Rice: Not wise to end Cuban economic embargo now
RABAT, Morocco (AP) — The Bush administration said Sunday it sees no wisdom now in ending an economic embargo against Cuba, a longtime demand the Havana government renewed as a way to speed aid after Hurricane Gustav swamped the island.
A U.S. offer to send a disaster assessment team was declined Saturday by the Cuban Foreign Ministry, which did not mention the $100,000 in humanitarian assistance that Washington also offered through nonprofit groups.
Secretary of State Condoleezza Rice, wrapping up a trip to North Africa, told reporters that President Bush consistently has said the U.S. would be responsive "to a Cuban regime that is prepared to release political prisoners (and) has a process to get to free and fair elections." But, she added, "we can see nothing that suggests that has come about."
Cuba said Saturday it would rather Washington suspend restrictions on travel and the sale of food and other materials it needs to recover.
With another powerful storm, Hurricane Ike, bearing down, the Cuban ministry contended that "the only correct, ethical (action) ... would be the total and definitive elimination of the harsh and cruel economic, commercial and financial blockade applied over nearly a half century against our nation."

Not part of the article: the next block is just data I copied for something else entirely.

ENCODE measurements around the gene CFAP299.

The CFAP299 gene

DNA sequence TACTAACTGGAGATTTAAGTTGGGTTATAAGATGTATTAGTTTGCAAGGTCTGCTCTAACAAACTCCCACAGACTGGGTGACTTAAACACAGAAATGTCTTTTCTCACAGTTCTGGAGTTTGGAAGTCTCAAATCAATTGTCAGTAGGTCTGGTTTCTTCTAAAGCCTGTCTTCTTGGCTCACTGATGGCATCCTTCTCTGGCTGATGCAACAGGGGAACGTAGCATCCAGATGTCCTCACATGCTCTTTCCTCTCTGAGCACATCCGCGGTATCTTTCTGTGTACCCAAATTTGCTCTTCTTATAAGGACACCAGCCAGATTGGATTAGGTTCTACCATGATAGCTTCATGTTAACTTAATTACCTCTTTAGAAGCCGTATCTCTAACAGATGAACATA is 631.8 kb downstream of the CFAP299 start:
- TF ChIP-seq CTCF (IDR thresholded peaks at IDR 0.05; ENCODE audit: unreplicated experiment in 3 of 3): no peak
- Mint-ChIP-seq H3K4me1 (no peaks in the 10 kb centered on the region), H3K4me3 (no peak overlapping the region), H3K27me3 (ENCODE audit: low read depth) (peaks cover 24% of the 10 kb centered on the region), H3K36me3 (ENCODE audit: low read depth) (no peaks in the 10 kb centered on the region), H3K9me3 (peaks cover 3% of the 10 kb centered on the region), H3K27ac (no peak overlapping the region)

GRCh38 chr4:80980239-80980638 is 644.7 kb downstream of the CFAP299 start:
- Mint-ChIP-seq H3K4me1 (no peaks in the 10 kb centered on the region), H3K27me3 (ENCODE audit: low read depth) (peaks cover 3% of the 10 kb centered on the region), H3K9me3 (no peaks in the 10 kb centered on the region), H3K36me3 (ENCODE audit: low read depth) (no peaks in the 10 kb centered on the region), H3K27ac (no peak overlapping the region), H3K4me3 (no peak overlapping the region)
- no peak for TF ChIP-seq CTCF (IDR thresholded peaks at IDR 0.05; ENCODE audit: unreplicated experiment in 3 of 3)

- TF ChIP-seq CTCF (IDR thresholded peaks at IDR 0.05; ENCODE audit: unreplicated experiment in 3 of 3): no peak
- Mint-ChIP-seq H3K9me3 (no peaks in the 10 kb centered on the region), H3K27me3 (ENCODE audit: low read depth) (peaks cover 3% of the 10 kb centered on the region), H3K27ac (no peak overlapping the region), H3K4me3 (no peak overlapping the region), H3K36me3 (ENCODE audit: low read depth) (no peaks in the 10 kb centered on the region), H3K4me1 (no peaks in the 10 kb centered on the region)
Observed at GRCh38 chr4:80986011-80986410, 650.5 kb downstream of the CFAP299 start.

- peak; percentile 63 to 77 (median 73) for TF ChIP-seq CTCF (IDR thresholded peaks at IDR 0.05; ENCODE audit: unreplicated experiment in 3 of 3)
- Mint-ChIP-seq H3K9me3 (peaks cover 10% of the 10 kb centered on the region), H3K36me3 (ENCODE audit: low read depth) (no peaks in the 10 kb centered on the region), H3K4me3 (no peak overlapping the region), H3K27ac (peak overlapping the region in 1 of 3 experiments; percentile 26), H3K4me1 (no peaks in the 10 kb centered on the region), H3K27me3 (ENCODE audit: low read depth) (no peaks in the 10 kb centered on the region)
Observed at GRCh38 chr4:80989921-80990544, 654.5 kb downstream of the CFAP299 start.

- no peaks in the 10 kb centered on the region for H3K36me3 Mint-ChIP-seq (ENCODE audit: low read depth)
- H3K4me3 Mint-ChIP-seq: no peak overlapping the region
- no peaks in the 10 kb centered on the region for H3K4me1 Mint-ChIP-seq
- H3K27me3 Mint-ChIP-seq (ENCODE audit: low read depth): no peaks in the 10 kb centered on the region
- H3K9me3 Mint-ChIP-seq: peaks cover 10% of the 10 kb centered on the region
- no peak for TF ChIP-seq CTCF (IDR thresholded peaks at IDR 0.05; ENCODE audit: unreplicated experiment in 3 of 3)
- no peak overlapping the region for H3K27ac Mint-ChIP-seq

Rice said that did not seem possible under current conditions, with Raul Castro in charge after replacing his brother, Fidel, who stepped down in February.
"What we can't do is to have the transfer of power from one dictatorial regime to another," Rice said. "That is not acceptable in a Western Hemisphere that is democratic and it is not acceptable for the Cuban people. So I don't think in the context that we see now that the lifting of the embargo would be wise."
As Ike struck eastern Cuba on Sunday night, the State Department issued a travel warning, authorizing the departure of non-emergency personnel and eligible family members of the U.S. Interests Section in Havana. "U.S. citizens in Cuba who do not have access to adequate and safe shelter should consider departing while commercial flights are still available," the department said.
Last week, Democratic presidential candidate Barack Obama issued a statement expressing sympathy for Cubans who had been hit hard by Gustav. He asked Bush "to immediately suspend restrictions on family remittances, visits and humanitarian care packages from Cuban Americans for a minimum of 90 days."
Also last week, five Cuban-American members of Congress urged the Bush administration to provide direct assistance to Gustav's victims in Cuba. They said, however, that aid could be provided without changing U.S. law to lift the restrictions.
Currently, people of Cuban origin living in the U.S. can visit the island only once every three years and can send money only to members of their immediate families, excluding cousins, aunts and uncles.
Fidel Castro wrote this past week that recovery from Gustav could cost billions of dollars on an island where the average state salary is only about $20 per month. Gustav damaged 100,000 homes on Cuba.
Comment: leaving aside the long term issue of ending the embargo, Rice is non-responsive to the push to suspend restrictions for at least Cuban Americans for 90 days so they can provide direct assistance to family members.